Tuesday, August 21, 2012

Waldo 105K


Forest fires caused a last minute course change for Waldo 100K.  The race is already tough enough with 10K of climb all on single track at just enough elevation to make a flatlander tug.  Just before we left our house I get an email, "Waldo is on".  A new course was approved by the forest service but would increase the mileage to over 66.  I have run Waldo 3 other times back in the early days when the course was long.  I was sort of looking forward to the shorter version.  It didn't really matter though.  I wasn't properly trained for either. 

In a last minute ditch to remind my body how run I turned my High Cascades 100 MTB/ PCT 50M week into a 100 miles of running in 6 days and 4 hours of mountain biking.  15 days, 130 miles of MTBing and 100 miles of running.  Not at all smart and a bit reckless.  Cramming!  I came away tired but not hurt or  sore.  Waldo 100K is not the kind of course you show up HOPING you can run it.  You actually have to train and spend time training your legs.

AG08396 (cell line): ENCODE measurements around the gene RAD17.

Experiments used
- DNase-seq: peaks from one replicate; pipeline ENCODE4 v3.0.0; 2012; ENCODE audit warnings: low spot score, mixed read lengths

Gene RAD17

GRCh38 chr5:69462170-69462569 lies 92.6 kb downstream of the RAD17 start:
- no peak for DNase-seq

It's never good to start an ultra with a bad attitude.  It will most certainly get worse as the miles tick on or until it gets beat it out of you.  I think that sums up my day.  I started the race wondering how long this baby was going to take me and just how much it was going to beat me into the ground.  I finished with more appreciation of what my body will do for me. I came away with a deeper understanding that I, at times, need to be beaten down and rebuild myself mentally. There's no better way to do that then run a grueling ultra where you are stripped of all your walls and have nowhere to hide. I also learned that I refuse to be unhappy.  If I am unhappy then I am going to spend as much time as necessary to change it. If that means I need to dig and dig until I bleed then I am going to do just that. I am going to find out how, what, and why my mood is bleak.  I need to be authentically happy.  This isn't really a race report of how I endured a day or how tough I may be for gutting it out.  It's really more of a story about why I continued and the mental battles I and I'm sure many endurance athletes go through when things are going south. I am not tougher than any other runner I was just willing, on that day, to strip myself down enough physically to get a deeper glimpse of who I am.